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ARS Home » Pacific West Area » Wapato, Washington » Temperate Tree Fruit and Vegetable Research » Research » Publications at this Location » Publication #354424

Research Project: New Technologies and Strategies to Manage the Changing Pest Complex on Temperate Fruit Trees

Location: Temperate Tree Fruit and Vegetable Research

Title: Spinosad versus Spinetoram effects on kill and oviposition of Rhagoletis indifferens (Diptera: Tephritidae) at differing fly ages and temperatures

Author
item Yee, Wee

Submitted to: Journal of Insect Science
Publication Type: Peer Reviewed Journal
Publication Acceptance Date: 7/1/2018
Publication Date: 8/4/2018
Citation: Yee, W.L. 2018. Spinosad versus Spinetoram effects on kill and oviposition of Rhagoletis indifferens (Diptera: Tephritidae) at differing fly ages and temperatures. Journal of Insect Science. 18(4):15 1-10. doi:10.1093/jisesa/iey082.
DOI: https://doi.org/10.1093/jisesa/iey082

Interpretive Summary: Western cherry fruit fly is a major quarantine pest of cherries in western North America that is often managed using the organic insecticide spinosad, but there is a question of whether its semi-synthetic relative spinetoram is more toxic and better to use for controlling the fly. Personnel at the USDA-ARS laboratory in Wapato, WA determined the efficacy of spinetoram versus spinosad against cherry fruity fly. It was found that spinetoram is more toxic to flies than spinosad, but that its higher toxicity is not needed to prevent egg laying by younger flies. Furthermore, its residues are not sufficiently toxic to kill older flies quickly enough to reduce egg laying more than spinosad. Results are important in that they suggest spinosad and spinetoram are equally effective for controlling infestations by the fly.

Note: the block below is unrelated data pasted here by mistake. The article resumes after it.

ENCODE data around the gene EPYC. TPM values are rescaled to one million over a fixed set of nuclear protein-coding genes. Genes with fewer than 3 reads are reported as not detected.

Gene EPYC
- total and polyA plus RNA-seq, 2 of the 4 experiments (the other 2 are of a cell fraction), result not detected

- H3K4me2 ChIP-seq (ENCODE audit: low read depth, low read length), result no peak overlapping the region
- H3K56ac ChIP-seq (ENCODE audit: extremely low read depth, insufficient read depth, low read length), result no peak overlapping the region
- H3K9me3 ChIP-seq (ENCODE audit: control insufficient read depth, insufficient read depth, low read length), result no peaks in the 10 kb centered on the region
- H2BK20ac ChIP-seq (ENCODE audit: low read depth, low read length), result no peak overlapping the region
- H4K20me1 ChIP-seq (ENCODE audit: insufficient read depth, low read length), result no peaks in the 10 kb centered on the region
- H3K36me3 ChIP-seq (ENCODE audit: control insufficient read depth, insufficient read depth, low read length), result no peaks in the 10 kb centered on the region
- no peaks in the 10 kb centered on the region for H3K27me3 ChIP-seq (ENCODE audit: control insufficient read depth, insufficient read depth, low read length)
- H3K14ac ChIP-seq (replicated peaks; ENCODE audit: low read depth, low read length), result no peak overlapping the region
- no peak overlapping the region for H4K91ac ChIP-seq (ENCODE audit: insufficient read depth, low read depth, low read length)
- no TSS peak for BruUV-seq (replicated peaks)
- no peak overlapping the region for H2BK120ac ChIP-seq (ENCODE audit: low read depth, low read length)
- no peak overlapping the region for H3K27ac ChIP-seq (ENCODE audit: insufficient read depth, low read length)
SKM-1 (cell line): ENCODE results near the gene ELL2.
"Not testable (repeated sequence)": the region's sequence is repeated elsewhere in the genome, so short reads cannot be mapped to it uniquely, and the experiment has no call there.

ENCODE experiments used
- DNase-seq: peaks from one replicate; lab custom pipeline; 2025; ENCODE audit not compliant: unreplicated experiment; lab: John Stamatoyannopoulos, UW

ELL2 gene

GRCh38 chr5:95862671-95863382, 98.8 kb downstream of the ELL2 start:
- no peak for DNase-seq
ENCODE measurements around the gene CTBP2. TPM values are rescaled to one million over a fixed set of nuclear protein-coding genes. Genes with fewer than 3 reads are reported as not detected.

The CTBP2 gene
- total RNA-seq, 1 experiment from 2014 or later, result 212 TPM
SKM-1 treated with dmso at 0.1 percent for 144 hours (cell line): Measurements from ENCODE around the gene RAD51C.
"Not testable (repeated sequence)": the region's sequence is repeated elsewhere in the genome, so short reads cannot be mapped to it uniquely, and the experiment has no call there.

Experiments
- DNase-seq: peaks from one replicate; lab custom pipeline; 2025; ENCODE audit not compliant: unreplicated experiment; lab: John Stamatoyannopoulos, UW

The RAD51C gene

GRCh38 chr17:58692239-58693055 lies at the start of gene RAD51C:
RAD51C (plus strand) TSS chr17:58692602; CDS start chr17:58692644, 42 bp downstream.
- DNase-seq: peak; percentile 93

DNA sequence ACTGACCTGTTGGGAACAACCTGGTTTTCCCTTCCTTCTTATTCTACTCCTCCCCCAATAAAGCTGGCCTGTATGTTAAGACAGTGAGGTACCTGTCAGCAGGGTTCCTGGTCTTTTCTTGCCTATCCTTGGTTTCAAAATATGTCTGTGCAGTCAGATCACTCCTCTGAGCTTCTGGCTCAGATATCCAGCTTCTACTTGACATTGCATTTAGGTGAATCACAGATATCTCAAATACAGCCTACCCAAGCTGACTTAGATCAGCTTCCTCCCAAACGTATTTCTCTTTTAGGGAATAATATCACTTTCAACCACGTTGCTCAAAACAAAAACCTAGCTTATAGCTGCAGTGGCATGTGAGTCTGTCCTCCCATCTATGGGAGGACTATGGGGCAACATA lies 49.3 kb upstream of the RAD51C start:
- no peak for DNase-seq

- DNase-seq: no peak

Technical Abstract: Western cherry fruit fly, Rhagoletis indifferens Curran (Diptera: Tephritidae), is a major quarantine pest of cherries (Prunus spp.) in western North America that is often managed using the organic insecticide spinosad, but there is a question of whether its semi-synthetic relative spinetoram is more toxic and better to use for controlling the fly. Here, spinosad and spinetoram effects on R. indifferens kill and oviposition were determined by exposing 3-4, 7-10, or 14-18 d old flies to dry spinosad and spinetoram (0.21 or 0.33 mg per dish) and untreated cherries or to insecticide-treated cherries at 15.6°C, 22.5°C, and 29.4°C. Kill was not affected by fly age. Spinetoram killed more female flies by day 1 than spinosad at all temperatures. In both treatments, kill was lower at 15.6°C than 22.5°C and 29.4°C, although a difference between 22.5 and 29.4°C was detected more often in spinosad treatments. Both insecticides killed 3-4 d old flies quickly enough to prevent oviposition, but neither prevented oviposition by 7-10 and 14-18 d old flies. Significantly, oviposition by flies exposed to spinosad and spinetoram did not differ at any temperature. Results indicate spinetoram is more toxic to R. indifferens than spinosad. However, this higher toxicity is not needed to prevent oviposition by younger flies. Furthermore, spinetoram residues are not sufficiently toxic to kill older flies quickly enough to reduce oviposition more than spinosad. Taken together, these conclusions imply that spinosad and spinetoram are equal for controlling R. indifferens infestations.